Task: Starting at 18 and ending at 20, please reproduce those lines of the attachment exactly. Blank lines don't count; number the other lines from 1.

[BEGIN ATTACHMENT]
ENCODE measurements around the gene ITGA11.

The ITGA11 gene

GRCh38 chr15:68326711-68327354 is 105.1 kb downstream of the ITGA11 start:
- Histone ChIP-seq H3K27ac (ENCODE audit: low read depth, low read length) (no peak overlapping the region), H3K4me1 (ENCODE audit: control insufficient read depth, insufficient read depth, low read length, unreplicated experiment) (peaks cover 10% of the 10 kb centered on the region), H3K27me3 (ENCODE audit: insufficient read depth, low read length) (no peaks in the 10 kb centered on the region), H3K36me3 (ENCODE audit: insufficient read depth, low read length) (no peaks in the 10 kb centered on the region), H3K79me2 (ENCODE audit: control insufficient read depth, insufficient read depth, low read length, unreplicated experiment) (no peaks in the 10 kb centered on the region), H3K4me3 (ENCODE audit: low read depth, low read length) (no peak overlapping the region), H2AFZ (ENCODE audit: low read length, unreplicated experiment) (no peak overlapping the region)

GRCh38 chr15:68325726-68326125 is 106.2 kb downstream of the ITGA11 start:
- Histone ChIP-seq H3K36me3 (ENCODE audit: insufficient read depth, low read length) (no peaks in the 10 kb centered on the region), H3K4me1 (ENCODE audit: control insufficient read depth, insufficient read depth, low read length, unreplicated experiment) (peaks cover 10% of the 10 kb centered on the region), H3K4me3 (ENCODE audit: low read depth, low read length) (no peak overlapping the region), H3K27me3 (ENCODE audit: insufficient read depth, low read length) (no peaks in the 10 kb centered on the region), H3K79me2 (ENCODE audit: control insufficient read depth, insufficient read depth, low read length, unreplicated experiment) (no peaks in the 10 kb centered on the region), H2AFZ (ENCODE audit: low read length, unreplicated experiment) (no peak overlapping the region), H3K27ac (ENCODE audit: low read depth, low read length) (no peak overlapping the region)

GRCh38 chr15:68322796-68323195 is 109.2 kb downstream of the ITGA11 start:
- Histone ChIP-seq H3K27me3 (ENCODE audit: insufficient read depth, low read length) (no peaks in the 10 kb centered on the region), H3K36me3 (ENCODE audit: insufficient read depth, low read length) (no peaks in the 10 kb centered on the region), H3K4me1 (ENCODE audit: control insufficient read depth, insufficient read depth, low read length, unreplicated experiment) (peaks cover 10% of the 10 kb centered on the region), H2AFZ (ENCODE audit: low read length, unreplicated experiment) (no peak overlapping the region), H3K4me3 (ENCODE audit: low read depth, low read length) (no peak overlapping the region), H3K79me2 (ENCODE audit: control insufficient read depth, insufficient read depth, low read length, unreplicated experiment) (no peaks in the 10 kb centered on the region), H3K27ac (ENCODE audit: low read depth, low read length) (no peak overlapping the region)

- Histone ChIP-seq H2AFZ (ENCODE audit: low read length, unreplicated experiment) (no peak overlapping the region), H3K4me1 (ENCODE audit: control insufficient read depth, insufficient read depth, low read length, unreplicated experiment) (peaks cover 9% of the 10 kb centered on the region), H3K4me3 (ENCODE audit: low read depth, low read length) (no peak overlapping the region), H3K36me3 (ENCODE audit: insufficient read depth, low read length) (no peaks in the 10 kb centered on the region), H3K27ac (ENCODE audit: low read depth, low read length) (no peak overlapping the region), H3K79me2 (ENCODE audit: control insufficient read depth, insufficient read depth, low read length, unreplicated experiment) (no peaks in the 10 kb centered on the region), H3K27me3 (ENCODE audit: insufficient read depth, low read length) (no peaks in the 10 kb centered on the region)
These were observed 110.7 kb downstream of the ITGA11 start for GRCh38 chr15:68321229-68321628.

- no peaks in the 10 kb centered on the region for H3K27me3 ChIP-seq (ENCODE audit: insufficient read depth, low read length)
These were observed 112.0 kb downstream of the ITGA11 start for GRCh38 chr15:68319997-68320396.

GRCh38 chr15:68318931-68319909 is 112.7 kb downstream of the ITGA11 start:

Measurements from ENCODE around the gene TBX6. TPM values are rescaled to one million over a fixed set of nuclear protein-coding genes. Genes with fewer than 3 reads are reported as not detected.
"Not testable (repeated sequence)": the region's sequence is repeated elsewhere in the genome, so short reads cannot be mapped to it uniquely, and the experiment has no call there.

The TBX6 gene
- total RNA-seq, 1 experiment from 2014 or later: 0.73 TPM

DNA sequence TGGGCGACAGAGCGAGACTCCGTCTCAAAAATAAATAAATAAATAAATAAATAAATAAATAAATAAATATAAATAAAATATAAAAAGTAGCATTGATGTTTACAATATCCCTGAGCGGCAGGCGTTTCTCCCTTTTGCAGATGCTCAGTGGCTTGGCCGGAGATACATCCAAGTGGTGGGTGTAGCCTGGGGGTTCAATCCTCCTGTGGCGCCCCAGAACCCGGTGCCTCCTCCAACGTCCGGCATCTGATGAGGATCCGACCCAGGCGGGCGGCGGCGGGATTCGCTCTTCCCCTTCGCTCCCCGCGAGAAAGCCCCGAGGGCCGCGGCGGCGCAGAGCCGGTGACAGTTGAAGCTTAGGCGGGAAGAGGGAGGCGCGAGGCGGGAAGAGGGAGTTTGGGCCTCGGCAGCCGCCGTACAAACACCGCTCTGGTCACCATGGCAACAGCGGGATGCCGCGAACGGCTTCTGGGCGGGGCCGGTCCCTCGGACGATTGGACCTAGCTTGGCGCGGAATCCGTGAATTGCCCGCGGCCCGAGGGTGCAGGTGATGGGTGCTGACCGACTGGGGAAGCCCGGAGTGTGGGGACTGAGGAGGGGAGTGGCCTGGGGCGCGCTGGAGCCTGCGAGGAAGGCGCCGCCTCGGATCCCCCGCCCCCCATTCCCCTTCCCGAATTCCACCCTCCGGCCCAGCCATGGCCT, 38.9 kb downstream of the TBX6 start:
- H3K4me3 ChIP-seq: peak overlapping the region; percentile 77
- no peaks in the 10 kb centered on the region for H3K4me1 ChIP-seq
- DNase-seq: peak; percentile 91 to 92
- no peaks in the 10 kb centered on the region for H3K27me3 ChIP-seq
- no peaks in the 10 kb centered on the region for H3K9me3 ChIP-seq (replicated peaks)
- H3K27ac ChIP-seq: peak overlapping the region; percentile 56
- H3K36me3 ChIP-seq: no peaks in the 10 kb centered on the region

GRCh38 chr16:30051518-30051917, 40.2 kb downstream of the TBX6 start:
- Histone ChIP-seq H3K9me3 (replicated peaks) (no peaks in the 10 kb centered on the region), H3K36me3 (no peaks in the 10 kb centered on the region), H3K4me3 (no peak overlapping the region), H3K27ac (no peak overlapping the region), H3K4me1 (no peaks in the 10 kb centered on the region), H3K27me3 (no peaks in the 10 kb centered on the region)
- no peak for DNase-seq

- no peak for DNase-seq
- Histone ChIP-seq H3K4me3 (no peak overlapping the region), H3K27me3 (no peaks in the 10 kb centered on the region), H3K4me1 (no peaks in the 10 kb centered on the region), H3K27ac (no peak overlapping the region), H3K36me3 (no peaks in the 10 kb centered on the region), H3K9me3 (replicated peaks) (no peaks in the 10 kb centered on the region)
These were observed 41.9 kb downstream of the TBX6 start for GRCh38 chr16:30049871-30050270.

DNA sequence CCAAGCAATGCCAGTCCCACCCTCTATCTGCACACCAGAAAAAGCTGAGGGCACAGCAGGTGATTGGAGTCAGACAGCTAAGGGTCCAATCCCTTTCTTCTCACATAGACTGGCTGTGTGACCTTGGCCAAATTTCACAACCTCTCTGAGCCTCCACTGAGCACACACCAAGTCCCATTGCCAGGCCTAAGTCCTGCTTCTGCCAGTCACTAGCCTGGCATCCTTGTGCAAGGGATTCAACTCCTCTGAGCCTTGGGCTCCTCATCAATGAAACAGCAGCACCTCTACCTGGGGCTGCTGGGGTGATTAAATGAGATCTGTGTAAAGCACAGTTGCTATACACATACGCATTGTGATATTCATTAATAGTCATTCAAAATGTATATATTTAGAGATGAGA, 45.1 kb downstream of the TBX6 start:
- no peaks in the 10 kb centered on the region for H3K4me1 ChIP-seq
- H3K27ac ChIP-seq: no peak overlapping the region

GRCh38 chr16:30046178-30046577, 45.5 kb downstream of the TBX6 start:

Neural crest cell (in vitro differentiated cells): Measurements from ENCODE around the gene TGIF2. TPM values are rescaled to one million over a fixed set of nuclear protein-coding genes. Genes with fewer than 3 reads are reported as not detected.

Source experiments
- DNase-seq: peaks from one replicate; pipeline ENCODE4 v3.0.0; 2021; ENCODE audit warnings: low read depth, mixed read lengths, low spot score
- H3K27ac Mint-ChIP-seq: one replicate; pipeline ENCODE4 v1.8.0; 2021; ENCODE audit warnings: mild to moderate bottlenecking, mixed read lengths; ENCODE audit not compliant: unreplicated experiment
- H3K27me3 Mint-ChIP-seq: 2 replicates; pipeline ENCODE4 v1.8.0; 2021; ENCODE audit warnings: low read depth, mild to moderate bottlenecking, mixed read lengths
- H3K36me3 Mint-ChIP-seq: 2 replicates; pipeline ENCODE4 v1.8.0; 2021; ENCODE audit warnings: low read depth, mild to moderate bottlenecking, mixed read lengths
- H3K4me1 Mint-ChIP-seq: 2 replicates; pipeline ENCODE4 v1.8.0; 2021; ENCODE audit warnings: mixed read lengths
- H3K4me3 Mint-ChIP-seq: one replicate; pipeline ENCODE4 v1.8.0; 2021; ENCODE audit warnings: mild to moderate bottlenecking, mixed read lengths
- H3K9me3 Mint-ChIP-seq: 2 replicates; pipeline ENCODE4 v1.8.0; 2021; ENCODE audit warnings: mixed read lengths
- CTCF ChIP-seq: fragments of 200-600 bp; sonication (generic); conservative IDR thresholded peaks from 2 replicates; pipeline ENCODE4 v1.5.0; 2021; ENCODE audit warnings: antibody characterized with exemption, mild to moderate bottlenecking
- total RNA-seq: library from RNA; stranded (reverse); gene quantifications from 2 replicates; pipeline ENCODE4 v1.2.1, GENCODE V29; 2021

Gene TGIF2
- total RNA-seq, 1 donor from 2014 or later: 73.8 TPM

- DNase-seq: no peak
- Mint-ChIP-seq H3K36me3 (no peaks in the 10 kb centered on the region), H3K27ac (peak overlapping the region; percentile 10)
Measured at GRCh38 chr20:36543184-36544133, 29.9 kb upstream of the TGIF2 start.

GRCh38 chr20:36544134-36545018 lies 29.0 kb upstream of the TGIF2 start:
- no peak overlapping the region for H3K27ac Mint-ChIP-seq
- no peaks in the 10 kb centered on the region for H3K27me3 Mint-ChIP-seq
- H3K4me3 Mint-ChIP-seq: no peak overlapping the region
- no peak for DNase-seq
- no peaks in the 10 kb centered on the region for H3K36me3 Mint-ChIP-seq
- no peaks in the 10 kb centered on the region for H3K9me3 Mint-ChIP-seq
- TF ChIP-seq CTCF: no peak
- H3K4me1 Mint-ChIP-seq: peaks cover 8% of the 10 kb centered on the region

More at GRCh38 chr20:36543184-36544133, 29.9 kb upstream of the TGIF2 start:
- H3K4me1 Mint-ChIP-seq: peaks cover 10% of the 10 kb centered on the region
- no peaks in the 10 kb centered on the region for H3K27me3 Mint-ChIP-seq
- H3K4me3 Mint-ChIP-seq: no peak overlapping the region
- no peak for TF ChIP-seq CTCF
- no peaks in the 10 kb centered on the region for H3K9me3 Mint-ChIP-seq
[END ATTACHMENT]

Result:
DNA sequence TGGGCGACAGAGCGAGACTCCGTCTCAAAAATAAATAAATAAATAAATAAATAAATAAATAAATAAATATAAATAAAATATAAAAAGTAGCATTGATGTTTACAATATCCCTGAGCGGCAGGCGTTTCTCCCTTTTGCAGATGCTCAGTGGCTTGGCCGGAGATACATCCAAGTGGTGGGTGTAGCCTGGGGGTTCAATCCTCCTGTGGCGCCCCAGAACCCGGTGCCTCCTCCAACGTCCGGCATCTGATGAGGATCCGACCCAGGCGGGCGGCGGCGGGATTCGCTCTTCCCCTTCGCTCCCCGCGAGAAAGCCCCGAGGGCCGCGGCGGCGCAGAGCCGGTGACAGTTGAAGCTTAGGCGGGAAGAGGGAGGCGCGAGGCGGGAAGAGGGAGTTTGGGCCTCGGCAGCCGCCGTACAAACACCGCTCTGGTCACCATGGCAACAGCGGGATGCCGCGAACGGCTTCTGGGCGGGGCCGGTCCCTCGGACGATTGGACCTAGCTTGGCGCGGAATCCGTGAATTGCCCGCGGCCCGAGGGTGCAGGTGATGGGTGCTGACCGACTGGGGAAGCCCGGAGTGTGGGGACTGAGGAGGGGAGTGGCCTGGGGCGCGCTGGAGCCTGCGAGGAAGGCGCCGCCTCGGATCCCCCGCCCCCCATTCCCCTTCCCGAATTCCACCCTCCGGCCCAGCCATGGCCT, 38.9 kb downstream of the TBX6 start:
- H3K4me3 ChIP-seq: peak overlapping the region; percentile 77
- no peaks in the 10 kb centered on the region for H3K4me1 ChIP-seq